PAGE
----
Carlo Fontana

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Carlo Fontana (1634 or 1638 - 1714) was an Italian architect, who was in part responsible for the classicizing direction taken by Late Baroque Roman architecture.


There seems to be no proof that he belonged to the family of famous architects of the same name, which included Domenico Fontana. Born in Brusato, near Como (now part of the town of Novazzano in Canton Ticino, Switzerland), Fontana went to Rome before 1655. He became a draghtsman for the architectural plans of Pietro da Cortona, Carlo Rainaldi, and Gian Lorenzo Bernini. Bernini employed him for nearly a decade in diverse projects.

His first independent project may be the church of San Biagio in Campitelli, completed by 1665. His façade at San Marcello al Corso (1682-3) is described as one of his most successful works. For his patron, Innocent XII, he erected the immense building of the Istituto Apostolico San Michele at Ripa Grande, organized around its church; the baptismal chapel at St. Peter's; and slightly modified and finished Palazzo Montecitorio, which had been begun as Bernini's Palazzo Ludovisi, for Niccolò Ludovisi during the reign of the Ludovisi pope Gregory XV, and which he publicized by a Discorso (1694).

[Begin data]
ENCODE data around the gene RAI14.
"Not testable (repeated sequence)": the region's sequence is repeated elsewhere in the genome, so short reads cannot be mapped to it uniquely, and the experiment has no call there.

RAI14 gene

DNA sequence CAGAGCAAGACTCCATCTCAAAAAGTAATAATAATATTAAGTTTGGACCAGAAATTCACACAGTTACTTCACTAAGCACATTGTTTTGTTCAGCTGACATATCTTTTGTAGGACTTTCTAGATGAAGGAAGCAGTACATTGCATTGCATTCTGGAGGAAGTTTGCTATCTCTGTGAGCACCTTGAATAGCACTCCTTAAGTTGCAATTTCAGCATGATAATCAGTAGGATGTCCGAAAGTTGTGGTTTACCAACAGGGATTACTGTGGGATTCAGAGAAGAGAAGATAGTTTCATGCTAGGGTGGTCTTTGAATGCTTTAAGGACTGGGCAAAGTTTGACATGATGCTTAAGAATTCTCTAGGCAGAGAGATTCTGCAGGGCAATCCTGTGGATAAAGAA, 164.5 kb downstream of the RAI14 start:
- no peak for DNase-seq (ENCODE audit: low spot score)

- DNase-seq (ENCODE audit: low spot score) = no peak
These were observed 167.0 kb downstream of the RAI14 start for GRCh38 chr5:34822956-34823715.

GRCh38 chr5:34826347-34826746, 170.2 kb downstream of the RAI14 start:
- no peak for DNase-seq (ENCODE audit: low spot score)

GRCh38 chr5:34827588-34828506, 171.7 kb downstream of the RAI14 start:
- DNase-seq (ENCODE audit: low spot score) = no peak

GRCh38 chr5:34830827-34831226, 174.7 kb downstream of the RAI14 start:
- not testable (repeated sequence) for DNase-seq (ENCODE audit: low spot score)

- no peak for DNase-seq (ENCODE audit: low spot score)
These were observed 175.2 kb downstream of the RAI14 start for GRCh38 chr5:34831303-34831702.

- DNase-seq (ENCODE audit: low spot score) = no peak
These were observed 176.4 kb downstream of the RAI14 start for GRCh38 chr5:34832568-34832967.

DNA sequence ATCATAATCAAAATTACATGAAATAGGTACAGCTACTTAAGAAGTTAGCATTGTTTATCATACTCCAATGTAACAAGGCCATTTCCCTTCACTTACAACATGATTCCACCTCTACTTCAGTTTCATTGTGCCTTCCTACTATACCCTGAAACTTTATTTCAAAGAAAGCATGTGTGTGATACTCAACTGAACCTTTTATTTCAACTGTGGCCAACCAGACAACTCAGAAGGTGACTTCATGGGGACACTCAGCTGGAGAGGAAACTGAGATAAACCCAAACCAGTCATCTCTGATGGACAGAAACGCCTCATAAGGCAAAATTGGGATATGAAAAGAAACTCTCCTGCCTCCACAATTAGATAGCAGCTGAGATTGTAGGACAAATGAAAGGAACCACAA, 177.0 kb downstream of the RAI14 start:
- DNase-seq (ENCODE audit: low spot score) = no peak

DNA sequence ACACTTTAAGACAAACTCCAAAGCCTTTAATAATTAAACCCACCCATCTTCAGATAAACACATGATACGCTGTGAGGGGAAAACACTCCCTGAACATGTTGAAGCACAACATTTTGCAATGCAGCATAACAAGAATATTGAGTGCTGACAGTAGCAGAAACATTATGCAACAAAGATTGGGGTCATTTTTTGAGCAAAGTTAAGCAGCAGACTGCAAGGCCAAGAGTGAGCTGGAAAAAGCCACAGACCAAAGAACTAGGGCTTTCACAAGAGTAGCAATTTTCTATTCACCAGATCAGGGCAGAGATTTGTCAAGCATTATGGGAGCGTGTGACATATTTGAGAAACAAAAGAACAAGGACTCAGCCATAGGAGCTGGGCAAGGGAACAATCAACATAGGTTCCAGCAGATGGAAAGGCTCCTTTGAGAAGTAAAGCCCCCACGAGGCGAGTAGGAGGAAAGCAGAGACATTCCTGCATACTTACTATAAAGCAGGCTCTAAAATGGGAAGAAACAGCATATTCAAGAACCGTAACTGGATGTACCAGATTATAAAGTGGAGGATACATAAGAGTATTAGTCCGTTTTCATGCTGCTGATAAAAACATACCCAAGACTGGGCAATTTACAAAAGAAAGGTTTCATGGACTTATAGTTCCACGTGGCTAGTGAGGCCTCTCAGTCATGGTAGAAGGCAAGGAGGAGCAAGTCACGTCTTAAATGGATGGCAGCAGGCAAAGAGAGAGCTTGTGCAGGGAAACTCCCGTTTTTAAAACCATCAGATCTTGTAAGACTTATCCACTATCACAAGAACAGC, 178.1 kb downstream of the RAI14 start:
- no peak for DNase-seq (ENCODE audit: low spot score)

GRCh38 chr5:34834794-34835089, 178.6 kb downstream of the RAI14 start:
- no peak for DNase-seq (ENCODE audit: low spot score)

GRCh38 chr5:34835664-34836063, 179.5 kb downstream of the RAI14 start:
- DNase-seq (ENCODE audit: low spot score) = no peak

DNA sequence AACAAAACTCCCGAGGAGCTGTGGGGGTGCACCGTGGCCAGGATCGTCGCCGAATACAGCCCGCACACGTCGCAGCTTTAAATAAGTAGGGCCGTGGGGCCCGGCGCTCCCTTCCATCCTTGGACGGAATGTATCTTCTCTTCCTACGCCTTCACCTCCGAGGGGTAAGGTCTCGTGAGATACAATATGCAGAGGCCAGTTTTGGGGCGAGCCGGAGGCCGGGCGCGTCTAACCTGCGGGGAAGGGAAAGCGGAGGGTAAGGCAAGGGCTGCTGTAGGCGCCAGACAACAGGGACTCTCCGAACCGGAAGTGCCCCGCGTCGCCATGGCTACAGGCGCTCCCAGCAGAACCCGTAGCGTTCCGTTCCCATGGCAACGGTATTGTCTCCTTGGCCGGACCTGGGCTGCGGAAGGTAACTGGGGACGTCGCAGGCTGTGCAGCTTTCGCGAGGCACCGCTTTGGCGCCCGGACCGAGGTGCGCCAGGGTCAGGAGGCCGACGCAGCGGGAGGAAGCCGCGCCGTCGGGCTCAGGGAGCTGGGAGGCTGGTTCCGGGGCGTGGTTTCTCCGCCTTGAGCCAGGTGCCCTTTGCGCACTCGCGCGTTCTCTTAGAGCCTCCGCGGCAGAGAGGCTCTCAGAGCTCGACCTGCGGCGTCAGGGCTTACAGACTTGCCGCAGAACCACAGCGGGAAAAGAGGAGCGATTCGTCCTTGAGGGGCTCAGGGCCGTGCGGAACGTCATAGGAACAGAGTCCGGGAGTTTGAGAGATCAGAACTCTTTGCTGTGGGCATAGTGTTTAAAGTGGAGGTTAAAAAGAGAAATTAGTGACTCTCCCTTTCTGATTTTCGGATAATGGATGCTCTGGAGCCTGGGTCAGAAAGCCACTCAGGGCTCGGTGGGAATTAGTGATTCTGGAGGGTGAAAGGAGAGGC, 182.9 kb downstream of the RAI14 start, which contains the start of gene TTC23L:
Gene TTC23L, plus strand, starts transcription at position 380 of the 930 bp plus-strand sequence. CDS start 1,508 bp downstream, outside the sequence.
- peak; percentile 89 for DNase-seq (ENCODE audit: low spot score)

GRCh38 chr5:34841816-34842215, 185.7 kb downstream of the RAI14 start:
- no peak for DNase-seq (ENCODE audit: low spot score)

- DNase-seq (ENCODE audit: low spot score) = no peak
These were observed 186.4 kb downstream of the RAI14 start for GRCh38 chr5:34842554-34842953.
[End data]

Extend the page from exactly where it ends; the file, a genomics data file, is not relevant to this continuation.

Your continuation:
At the request of Clement XI he built the public granaries (Olearie Papale) within the ruins of the Baths of Diocletian (currently used for temporary exhibitions), the portico of Santa Maria in Trastevere, and the basin of the fountain of San Pietro in Montorio. He designed the Casanate...
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